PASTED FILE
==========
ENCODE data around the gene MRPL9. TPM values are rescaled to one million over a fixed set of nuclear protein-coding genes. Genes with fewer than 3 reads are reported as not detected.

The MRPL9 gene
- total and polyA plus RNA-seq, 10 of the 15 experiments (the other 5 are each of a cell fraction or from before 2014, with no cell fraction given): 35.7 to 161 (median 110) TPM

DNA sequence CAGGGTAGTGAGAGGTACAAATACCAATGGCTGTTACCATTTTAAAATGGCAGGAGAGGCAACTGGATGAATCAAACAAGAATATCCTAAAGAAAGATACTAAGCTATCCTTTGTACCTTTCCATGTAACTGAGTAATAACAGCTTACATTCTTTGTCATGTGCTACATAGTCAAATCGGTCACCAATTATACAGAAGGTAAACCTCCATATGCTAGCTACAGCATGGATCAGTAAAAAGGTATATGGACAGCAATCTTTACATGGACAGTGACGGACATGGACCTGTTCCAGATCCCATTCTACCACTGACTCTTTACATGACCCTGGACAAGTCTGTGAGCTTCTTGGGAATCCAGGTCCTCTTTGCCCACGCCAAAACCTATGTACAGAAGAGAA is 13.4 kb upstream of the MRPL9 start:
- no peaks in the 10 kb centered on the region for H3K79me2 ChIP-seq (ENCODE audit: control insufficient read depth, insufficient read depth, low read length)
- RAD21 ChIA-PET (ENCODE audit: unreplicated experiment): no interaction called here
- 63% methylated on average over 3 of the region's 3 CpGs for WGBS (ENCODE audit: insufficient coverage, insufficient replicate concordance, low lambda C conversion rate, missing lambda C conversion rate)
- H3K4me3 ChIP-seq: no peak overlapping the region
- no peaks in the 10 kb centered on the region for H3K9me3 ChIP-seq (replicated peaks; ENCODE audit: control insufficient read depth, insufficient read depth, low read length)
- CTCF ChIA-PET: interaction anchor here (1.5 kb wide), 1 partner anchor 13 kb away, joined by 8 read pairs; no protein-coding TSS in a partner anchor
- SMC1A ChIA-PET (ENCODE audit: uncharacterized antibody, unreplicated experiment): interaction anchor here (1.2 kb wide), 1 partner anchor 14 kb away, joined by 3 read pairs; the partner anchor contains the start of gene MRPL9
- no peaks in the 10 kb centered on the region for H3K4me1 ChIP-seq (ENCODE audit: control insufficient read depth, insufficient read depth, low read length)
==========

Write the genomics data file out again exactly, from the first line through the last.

ENCODE data around the gene MRPL9. TPM values are rescaled to one million over a fixed set of nuclear protein-coding genes. Genes with fewer than 3 reads are reported as not detected.

The MRPL9 gene
- total and polyA plus RNA-seq, 10 of the 15 experiments (the other 5 are each of a cell fraction or from before 2014, with no cell fraction given): 35.7 to 161 (median 110) TPM

DNA sequence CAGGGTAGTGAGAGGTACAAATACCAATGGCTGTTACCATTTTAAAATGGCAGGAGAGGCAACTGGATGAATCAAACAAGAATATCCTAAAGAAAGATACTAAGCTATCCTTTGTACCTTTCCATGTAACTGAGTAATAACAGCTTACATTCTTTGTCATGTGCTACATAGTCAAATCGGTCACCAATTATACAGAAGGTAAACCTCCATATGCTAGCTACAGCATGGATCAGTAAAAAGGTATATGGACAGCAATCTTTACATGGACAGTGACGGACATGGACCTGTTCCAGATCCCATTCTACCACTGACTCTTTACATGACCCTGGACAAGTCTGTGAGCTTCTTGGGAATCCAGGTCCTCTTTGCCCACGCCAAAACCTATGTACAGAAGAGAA is 13.4 kb upstream of the MRPL9 start:
- no peaks in the 10 kb centered on the region for H3K79me2 ChIP-seq (ENCODE audit: control insufficient read depth, insufficient read depth, low read length)
- RAD21 ChIA-PET (ENCODE audit: unreplicated experiment): no interaction called here
- 63% methylated on average over 3 of the region's 3 CpGs for WGBS (ENCODE audit: insufficient coverage, insufficient replicate concordance, low lambda C conversion rate, missing lambda C conversion rate)
- H3K4me3 ChIP-seq: no peak overlapping the region
- no peaks in the 10 kb centered on the region for H3K9me3 ChIP-seq (replicated peaks; ENCODE audit: control insufficient read depth, insufficient read depth, low read length)
- CTCF ChIA-PET: interaction anchor here (1.5 kb wide), 1 partner anchor 13 kb away, joined by 8 read pairs; no protein-coding TSS in a partner anchor
- SMC1A ChIA-PET (ENCODE audit: uncharacterized antibody, unreplicated experiment): interaction anchor here (1.2 kb wide), 1 partner anchor 14 kb away, joined by 3 read pairs; the partner anchor contains the start of gene MRPL9
- no peaks in the 10 kb centered on the region for H3K4me1 ChIP-seq (ENCODE audit: control insufficient read depth, insufficient read depth, low read length)